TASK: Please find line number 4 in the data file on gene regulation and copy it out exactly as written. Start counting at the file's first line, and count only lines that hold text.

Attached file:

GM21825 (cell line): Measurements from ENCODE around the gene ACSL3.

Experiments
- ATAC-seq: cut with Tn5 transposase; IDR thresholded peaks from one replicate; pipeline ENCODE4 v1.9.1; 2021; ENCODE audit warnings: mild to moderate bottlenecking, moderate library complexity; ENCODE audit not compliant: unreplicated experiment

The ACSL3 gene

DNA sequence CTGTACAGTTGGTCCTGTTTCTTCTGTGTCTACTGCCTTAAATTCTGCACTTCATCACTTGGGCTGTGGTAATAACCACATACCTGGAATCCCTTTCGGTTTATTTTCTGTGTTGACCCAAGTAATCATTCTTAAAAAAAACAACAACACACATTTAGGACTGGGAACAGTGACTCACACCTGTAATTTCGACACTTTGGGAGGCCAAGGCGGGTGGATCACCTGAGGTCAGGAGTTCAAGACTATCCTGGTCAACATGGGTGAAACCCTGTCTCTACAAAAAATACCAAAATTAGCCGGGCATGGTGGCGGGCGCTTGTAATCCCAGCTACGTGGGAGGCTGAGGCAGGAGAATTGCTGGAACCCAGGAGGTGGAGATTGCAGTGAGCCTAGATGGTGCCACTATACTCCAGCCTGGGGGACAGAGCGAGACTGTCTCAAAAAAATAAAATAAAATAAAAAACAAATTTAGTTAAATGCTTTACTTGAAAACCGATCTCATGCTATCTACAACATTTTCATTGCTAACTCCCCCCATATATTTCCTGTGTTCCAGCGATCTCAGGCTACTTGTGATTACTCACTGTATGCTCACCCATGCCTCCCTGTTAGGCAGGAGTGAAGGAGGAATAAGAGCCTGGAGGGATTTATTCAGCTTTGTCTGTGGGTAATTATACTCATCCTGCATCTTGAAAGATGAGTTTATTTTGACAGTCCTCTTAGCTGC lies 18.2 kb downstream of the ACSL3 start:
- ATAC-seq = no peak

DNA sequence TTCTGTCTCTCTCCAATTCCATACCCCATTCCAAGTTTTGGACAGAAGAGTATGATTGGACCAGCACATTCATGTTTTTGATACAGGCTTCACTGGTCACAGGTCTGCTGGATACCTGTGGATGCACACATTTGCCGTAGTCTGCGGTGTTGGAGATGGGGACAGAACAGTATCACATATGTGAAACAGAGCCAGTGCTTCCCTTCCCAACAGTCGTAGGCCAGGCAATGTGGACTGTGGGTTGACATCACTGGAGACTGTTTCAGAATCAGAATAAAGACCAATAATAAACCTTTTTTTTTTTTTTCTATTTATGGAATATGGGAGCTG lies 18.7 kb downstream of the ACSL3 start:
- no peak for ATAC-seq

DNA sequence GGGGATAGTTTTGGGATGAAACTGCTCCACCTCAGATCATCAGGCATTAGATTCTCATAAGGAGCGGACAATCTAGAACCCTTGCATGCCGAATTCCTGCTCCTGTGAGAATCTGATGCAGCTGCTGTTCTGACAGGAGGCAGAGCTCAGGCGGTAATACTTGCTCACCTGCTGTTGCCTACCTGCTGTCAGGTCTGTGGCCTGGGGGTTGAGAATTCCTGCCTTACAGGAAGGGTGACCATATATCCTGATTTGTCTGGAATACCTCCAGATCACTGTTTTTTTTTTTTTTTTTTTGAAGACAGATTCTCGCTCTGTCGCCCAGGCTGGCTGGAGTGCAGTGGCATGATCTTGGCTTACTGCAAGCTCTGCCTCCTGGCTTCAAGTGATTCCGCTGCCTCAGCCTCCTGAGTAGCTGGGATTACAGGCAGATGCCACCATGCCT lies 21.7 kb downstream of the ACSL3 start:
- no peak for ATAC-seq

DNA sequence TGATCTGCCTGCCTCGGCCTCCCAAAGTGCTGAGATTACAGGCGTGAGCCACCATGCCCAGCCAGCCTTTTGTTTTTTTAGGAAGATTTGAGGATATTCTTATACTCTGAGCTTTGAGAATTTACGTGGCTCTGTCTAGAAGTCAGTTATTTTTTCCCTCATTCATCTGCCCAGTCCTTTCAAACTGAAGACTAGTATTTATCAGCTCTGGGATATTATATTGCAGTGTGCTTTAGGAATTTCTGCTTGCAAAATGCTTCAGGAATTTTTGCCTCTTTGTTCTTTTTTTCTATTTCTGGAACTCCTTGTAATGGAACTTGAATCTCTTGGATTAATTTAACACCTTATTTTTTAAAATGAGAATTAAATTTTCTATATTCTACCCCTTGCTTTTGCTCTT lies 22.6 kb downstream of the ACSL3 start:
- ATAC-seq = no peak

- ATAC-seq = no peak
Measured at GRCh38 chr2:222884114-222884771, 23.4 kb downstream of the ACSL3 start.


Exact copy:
The ACSL3 gene